But cleaning a brush is not an easy task. You may think that after triple-rinsing it in fresh paint thinner, the brush is clean. But put it away for a couple of days, and when you go to use it next, the bristles are  disappointingly stiff.

As a Chemical Engineer, I learned several things that have made brush cleaning a lot easier.  (What?  Practical knowledge?  Who knew?):

Use a counter-current wash system. This keeps the clean end of the system separate from the contaminated end. In a real chemical plant (for example, an alumina refinery) there would be as many as 10 stages or more. Here we will make it simple – we’ll use only two.  Do it like this: Save an empty paint thinner container. When you rinse out your brush, dump the now-contaminated solvent into this container. Soon you will have lots in there. As soon as you have enough, this is now your stage 1 rinse.  Squeeze out all the varnish you can from the brush, and then clean it thoroughly in the stage 1 rinse solution. Squeeze out all the stage 1 rinse, and wipe the brush on a rag, trying to absorb as much of the stage 1 rinse as possible. Dump the stage 1 rinse back into the stage 1 container. Next, rinse the brush in 3 small changes of clean solvent. As above, drain all the now contaminated fresh solvent into the stage 1 rinse container, wiping the brush nearly dry between rinses.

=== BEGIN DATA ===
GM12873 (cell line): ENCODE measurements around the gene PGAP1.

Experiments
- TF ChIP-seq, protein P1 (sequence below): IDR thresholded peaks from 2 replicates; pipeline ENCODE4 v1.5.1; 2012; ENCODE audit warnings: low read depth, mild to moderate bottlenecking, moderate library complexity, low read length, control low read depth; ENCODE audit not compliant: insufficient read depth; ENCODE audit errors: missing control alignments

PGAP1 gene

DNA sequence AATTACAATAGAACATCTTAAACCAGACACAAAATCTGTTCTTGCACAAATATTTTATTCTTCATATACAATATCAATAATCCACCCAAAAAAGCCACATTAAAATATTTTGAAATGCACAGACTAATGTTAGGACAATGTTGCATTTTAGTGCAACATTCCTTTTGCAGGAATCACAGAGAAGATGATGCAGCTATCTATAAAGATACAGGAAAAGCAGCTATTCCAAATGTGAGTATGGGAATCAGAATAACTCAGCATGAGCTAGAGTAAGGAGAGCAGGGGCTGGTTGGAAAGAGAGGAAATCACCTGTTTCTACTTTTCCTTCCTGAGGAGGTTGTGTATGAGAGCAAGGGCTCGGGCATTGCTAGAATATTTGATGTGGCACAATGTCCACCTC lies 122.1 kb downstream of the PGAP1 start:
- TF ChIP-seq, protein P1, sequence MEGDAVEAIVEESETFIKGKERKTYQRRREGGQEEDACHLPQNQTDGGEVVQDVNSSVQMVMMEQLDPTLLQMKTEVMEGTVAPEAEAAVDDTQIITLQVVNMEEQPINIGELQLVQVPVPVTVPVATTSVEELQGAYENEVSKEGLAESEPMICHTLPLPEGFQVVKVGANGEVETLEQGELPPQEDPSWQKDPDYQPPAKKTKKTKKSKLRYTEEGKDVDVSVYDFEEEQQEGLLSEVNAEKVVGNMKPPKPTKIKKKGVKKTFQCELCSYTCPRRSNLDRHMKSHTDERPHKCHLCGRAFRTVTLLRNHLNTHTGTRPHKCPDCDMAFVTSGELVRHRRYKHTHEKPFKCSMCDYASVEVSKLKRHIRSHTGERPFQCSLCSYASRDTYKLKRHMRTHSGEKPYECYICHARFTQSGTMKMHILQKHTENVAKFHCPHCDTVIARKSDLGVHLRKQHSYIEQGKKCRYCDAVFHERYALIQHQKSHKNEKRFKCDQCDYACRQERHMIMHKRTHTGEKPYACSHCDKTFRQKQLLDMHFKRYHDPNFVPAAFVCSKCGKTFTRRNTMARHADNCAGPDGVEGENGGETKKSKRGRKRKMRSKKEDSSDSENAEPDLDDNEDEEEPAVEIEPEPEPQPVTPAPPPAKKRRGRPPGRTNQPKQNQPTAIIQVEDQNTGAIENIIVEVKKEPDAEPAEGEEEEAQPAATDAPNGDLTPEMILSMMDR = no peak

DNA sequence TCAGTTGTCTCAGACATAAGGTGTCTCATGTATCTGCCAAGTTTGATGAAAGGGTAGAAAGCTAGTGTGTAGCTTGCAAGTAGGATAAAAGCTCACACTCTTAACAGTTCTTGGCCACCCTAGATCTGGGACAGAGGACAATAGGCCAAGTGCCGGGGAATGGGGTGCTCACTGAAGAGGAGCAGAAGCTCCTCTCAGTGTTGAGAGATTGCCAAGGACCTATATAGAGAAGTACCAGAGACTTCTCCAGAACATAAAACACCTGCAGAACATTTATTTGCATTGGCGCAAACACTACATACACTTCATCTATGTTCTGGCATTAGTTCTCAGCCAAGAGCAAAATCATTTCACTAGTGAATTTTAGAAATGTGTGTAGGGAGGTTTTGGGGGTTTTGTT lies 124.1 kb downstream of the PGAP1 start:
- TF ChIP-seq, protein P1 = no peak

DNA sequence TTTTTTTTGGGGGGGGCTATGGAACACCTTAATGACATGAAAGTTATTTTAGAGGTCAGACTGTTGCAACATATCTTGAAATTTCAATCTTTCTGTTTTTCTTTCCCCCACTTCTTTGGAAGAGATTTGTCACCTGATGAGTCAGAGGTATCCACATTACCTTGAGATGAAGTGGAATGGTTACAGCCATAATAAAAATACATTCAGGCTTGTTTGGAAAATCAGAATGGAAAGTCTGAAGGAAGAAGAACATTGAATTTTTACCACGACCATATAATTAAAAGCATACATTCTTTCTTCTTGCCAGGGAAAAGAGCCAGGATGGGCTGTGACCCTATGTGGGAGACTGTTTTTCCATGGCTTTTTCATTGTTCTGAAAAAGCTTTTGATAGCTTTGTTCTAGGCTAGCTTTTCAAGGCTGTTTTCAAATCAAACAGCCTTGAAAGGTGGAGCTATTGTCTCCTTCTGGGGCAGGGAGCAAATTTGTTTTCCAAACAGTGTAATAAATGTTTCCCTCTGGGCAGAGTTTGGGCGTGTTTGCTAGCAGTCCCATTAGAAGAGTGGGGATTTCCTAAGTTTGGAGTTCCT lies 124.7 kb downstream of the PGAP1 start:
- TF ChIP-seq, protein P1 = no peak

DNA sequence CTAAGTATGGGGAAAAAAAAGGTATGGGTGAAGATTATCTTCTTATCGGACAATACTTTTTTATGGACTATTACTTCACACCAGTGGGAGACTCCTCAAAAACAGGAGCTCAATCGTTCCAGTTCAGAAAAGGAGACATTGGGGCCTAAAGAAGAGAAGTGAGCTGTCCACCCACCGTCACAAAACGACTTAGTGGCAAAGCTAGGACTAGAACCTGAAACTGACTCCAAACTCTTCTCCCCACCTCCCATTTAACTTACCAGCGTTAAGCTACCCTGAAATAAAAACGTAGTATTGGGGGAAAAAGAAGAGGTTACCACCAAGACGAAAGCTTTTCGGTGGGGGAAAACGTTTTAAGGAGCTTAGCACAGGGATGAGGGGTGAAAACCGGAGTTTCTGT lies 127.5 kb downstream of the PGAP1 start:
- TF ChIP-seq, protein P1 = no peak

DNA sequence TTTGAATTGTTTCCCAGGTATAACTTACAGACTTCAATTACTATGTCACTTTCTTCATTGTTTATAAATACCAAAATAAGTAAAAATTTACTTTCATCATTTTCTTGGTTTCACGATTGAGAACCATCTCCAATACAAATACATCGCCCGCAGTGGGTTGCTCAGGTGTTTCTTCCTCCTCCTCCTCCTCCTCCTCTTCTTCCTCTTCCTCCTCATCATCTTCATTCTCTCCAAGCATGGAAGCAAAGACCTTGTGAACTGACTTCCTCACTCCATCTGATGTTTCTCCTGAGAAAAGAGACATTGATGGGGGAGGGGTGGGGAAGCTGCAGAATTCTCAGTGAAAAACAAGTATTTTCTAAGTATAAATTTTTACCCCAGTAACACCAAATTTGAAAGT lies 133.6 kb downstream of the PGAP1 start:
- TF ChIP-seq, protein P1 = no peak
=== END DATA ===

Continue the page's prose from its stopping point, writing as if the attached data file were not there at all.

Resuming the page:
This works because even tho the stage 1 rinse is not pure solvent, it is not very far from it, […]

Windsong: Cleaning the Bottom

Since hauling Windsong out of the water I have been focusing most of my energy on her hull below the waterline. My goal was to get the hull to the point where it could dry out for the rest of the time on land. This would mean removing paint and the gel coat (if necessary) and then leave the hull alone while I worked on the rest of the boat. Fiberglass boats do in fact absorb water through osmosis (what creates blisters). The hull needs to be completely dry before I apply the planned epoxy barrier coat (protects against water absorption) and then paint.